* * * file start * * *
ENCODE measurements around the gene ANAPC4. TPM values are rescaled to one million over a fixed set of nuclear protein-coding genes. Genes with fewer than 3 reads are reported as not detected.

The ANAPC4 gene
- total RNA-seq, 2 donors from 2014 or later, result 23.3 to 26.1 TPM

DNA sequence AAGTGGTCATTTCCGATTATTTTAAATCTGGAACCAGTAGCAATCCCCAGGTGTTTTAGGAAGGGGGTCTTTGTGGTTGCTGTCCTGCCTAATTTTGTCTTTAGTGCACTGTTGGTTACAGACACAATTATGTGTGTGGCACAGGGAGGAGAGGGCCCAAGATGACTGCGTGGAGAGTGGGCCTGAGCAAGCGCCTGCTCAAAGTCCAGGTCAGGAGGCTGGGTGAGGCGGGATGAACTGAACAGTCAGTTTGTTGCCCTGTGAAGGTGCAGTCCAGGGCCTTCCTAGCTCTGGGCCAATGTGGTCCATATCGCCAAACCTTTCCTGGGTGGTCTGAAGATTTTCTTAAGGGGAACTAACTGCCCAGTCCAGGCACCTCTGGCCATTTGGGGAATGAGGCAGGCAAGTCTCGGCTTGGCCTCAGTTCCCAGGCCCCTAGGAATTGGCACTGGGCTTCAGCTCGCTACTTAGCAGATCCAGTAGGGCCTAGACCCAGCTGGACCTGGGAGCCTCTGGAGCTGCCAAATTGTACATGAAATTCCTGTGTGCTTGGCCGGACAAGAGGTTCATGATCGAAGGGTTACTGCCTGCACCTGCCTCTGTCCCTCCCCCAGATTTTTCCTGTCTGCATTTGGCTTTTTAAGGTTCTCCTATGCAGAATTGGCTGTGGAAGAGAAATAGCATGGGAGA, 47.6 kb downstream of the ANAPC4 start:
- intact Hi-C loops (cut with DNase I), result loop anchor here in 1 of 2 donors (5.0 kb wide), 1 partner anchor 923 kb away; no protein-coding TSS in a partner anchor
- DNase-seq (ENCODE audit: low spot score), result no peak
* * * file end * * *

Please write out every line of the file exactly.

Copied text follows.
ENCODE measurements around the gene ANAPC4. TPM values are rescaled to one million over a fixed set of nuclear protein-coding genes. Genes with fewer than 3 reads are reported as not detected.

The ANAPC4 gene
- total RNA-seq, 2 donors from 2014 or later, result 23.3 to 26.1 TPM

DNA sequence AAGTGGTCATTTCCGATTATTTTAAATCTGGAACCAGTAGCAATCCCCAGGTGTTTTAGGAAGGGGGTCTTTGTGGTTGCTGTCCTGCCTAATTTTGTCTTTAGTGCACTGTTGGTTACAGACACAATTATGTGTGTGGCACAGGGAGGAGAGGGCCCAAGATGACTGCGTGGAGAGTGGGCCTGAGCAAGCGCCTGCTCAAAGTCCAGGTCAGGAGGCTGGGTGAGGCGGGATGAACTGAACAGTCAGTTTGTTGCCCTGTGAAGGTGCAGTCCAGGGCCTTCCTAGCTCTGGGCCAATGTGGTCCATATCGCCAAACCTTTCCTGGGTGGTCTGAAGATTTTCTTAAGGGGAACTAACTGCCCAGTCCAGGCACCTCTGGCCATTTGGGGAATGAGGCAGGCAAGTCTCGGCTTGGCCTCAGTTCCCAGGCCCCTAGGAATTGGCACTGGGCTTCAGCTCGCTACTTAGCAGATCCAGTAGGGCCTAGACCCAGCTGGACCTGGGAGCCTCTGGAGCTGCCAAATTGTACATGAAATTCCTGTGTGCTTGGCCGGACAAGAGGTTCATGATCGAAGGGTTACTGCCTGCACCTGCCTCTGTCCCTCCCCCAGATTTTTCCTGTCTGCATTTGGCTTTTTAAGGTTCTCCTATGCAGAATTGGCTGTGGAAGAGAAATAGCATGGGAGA, 47.6 kb downstream of the ANAPC4 start:
- intact Hi-C loops (cut with DNase I), result loop anchor here in 1 of 2 donors (5.0 kb wide), 1 partner anchor 923 kb away; no protein-coding TSS in a partner anchor
- DNase-seq (ENCODE audit: low spot score), result no peak